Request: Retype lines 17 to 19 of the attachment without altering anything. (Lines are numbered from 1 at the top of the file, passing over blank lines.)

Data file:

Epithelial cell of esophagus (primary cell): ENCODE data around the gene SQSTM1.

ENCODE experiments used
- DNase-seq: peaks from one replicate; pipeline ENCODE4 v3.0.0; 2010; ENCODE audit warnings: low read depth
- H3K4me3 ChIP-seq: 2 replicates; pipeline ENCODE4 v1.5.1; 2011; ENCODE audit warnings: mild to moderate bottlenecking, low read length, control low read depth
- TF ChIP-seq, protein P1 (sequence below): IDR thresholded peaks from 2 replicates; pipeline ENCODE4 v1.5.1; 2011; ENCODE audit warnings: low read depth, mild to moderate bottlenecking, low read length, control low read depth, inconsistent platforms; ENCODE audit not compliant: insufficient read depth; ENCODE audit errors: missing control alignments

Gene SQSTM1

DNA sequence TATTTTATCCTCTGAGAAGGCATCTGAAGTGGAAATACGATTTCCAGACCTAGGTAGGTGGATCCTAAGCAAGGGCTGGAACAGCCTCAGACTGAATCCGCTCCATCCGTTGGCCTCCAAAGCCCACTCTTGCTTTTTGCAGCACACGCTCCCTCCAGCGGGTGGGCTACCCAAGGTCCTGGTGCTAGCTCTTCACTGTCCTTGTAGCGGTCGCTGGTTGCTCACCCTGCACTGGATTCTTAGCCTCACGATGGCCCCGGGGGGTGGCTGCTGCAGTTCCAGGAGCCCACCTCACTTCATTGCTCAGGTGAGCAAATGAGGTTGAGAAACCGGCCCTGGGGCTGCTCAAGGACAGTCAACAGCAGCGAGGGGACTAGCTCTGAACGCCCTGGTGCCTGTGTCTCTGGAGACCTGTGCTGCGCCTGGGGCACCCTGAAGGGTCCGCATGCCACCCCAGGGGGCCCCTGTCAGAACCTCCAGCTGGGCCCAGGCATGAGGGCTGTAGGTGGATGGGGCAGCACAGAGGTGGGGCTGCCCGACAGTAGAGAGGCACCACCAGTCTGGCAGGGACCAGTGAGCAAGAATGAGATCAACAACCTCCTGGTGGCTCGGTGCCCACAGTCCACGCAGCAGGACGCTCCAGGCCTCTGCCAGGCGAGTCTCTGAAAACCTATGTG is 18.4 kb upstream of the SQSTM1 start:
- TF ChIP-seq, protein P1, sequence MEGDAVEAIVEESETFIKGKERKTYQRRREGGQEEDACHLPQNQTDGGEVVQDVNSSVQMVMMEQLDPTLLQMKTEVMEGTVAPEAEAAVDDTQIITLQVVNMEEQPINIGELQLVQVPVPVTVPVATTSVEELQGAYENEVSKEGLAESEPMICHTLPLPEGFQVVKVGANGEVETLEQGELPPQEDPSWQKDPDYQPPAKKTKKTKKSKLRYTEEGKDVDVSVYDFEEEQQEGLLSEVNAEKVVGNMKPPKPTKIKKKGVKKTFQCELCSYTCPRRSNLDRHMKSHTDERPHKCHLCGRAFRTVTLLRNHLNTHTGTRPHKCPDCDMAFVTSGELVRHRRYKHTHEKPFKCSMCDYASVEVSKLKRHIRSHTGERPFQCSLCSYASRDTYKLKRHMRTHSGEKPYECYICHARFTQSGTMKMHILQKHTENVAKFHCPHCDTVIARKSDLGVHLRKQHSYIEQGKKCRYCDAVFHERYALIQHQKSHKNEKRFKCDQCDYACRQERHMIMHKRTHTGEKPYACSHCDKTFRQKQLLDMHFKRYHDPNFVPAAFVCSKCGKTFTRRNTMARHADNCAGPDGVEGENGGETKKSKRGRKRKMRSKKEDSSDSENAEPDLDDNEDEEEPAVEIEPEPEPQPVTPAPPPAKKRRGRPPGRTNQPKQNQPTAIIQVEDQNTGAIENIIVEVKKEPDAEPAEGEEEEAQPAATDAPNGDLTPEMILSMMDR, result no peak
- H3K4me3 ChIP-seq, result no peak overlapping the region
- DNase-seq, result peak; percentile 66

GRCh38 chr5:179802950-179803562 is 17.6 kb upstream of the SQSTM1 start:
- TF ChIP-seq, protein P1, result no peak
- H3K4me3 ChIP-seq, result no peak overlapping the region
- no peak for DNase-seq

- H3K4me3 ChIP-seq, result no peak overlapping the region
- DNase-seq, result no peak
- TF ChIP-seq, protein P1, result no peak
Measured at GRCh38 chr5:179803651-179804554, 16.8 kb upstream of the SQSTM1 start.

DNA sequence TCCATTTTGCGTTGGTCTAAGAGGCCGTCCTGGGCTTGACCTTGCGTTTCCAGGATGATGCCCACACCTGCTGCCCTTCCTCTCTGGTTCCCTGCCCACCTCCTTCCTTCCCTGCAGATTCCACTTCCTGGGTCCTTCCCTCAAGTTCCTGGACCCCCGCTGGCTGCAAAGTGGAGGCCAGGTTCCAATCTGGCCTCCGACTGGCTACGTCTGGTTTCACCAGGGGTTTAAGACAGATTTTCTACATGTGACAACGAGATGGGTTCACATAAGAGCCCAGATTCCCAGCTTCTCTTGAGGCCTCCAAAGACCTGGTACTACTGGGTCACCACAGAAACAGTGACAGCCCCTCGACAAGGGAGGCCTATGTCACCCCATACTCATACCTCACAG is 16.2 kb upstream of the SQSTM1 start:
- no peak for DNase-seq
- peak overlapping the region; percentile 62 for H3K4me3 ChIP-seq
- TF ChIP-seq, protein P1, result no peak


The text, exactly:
- TF ChIP-seq, protein P1, result no peak
Measured at GRCh38 chr5:179803651-179804554, 16.8 kb upstream of the SQSTM1 start.

DNA sequence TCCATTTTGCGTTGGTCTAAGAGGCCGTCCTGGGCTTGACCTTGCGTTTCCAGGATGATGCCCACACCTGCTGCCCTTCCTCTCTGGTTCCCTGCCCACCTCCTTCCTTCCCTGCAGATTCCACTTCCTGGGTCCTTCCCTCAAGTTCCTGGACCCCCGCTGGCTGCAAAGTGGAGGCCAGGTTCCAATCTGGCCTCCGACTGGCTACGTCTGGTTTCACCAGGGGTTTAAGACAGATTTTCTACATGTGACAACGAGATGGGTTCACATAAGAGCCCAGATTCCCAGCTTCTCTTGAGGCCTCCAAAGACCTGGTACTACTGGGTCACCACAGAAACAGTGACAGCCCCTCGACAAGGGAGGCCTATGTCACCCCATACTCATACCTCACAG is 16.2 kb upstream of the SQSTM1 start: